COLUMBUS, Ohio—Ted Strickland, a U.S. Senate candidate in Ohio, described Hillary Clinton’s recent comments about coal-industry jobs as "unartful" after the former secretary of state received criticism for pledging to put coal miners and companies out of business.
While Strickland, a longtime Clinton ally, criticized the Democratic presidential candidate’s phrasing, he argued that she accurately stated that coal-industry jobs are dwindling during an interview with the Washington Free Beacon outside a polling place in Columbus, Ohio, Tuesday.
"What Hillary Clinton said, unartfully I believe, is the truth—that coal jobs are being lost, but they’re being lost for a lot of reasons," Strickland said. "They’re being lost because of mechanization, they’re being lost because natural gas is cheap and plentiful and burns cleaner, and so there are lots of reasons why coal jobs are being lost."
Strickland, a former governor of Ohio, went on to elaborate on Clinton’s proposals to help Appalachian communities where coal-industry jobs have been lost, including increasing the royalties that coal companies pay in western coal fields.
Strickland defended Clinton’s message as Ohio voters flocked to the polls Tuesday to cast ballots in the presidential and Senate primaries in the state. In order to win their respective primaries, Strickland and Clinton will in part need to rely on support from the state’s coal-country voters. While polls have showed Strickland far ahead of his challengers, Clinton and Sen. Bernie Sanders (I., Vt.) are locked in a close battle in the Ohio Democratic presidential primary.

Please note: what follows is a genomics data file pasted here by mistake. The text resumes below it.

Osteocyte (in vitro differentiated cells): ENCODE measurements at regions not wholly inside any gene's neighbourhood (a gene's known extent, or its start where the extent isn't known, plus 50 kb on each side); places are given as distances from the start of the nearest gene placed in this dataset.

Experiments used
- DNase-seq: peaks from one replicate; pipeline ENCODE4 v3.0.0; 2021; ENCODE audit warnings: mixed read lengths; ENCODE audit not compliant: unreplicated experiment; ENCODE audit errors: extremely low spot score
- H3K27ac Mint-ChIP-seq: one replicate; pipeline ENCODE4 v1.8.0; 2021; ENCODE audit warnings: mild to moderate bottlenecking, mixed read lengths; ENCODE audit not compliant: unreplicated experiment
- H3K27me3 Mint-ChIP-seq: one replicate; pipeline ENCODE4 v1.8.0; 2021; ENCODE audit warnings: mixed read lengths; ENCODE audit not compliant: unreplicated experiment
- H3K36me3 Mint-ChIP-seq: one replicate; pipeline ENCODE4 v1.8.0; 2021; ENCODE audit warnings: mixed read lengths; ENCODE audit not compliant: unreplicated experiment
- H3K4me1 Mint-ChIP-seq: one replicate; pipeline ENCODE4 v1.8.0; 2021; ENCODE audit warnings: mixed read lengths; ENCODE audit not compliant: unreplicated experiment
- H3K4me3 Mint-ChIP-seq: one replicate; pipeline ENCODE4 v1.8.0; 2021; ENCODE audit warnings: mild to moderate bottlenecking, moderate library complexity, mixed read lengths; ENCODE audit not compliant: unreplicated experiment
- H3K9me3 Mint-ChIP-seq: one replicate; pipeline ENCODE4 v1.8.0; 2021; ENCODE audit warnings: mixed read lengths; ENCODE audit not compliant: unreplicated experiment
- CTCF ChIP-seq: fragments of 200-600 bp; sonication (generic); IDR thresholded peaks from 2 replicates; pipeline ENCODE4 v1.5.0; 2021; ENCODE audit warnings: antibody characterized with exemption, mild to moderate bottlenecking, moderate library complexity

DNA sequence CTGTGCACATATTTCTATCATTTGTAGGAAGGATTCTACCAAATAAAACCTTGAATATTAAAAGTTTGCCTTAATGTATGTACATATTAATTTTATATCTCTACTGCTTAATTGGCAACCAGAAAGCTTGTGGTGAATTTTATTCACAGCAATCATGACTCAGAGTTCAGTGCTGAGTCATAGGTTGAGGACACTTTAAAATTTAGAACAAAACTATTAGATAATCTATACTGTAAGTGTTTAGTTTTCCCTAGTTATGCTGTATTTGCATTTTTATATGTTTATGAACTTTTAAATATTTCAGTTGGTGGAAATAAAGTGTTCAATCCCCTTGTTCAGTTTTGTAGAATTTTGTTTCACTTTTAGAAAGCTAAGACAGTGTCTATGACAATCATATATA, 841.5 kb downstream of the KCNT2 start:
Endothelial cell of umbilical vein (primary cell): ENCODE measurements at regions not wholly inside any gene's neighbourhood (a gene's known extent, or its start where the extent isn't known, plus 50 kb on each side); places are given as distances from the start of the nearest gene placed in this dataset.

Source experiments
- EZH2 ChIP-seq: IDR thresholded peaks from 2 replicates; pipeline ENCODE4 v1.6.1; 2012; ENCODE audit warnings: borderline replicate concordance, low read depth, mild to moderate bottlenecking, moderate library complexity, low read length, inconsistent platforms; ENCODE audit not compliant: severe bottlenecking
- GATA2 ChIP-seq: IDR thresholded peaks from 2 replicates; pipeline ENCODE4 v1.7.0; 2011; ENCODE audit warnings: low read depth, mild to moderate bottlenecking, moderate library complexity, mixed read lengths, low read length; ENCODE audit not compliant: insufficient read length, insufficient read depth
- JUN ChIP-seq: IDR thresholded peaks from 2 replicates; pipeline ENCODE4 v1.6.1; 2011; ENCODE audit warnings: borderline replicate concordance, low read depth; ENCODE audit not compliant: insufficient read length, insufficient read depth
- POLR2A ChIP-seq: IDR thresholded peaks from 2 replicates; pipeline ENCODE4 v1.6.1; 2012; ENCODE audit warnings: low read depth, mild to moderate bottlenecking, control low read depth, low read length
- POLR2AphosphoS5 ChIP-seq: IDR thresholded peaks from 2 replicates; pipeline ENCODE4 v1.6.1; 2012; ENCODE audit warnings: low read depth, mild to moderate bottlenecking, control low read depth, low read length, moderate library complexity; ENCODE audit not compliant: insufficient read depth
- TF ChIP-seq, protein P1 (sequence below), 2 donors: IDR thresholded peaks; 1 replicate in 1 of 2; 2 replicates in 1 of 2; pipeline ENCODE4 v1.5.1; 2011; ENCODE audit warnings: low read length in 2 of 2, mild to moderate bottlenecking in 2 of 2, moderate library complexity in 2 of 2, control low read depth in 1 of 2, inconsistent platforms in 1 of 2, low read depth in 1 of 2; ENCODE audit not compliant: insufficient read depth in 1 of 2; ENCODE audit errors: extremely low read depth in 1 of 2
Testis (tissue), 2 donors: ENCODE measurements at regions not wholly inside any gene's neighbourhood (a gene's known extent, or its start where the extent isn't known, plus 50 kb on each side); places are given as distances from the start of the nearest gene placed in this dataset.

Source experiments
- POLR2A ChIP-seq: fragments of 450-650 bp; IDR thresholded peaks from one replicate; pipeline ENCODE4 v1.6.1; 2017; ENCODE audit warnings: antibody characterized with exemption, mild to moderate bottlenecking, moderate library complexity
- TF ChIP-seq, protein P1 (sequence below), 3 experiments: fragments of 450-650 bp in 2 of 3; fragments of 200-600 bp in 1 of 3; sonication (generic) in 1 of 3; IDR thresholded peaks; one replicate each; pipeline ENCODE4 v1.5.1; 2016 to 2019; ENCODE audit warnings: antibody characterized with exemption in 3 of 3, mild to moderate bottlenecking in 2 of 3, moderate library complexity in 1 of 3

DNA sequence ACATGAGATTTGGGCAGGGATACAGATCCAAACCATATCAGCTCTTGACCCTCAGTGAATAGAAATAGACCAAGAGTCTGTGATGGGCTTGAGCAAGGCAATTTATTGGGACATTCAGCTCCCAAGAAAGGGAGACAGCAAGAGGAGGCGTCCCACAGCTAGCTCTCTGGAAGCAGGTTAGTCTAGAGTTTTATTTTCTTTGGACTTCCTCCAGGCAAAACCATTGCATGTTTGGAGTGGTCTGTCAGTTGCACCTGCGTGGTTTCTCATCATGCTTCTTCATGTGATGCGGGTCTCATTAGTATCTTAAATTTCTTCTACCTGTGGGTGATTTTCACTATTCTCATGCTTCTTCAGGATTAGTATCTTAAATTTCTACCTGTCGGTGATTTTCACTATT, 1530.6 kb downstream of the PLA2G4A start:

Clinton made her statement about cutting coal jobs during a Sunday evening CNN-TV One Democratic town hall at Ohio State University, which was attended by both Clinton and Sanders.
"I’m the only candidate which has a policy about how to bring economic opportunity using clean renewable energy as the key to coal country," Clinton said. "Because we’re going to put a lot of coal miners and coal companies out of business."
She added that the country needs to "move away from coal and all the other fossil fuels," though emphasizing that she does not want to forget individuals who work in the coal industry. At a press conference in Columbus earlier that day, Strickland commended Clinton’s economic message.
Strickland, who said Tuesday that Clinton would make a "great president" and predicted that she would win the Ohio primary, has been scrutinized for his connection to the former secretary of state in the wake of her comments on coal, which have angered pro-coal groups such as the American Coalition for Clean Coal Energy and the Ohio Coal Association.
When asked about Strickland’s defense of Clinton, Christian Palich, the president of the Ohio Coal Association, told the Free Beacon that the free market forces Strickland described are not the leading force harming coal-industry jobs.
"Of course market forces play a small component on the coal industry’s struggles. But the main component is regulations from D.C. liberals led by Barack Obama who have systematically attempted to destroy Ohio coal country over the last seven years. Then, when asked about her plan, Mrs. Clinton took the time to reinforce that if elected president she will ‘put coal miners out of business,’" Palich said.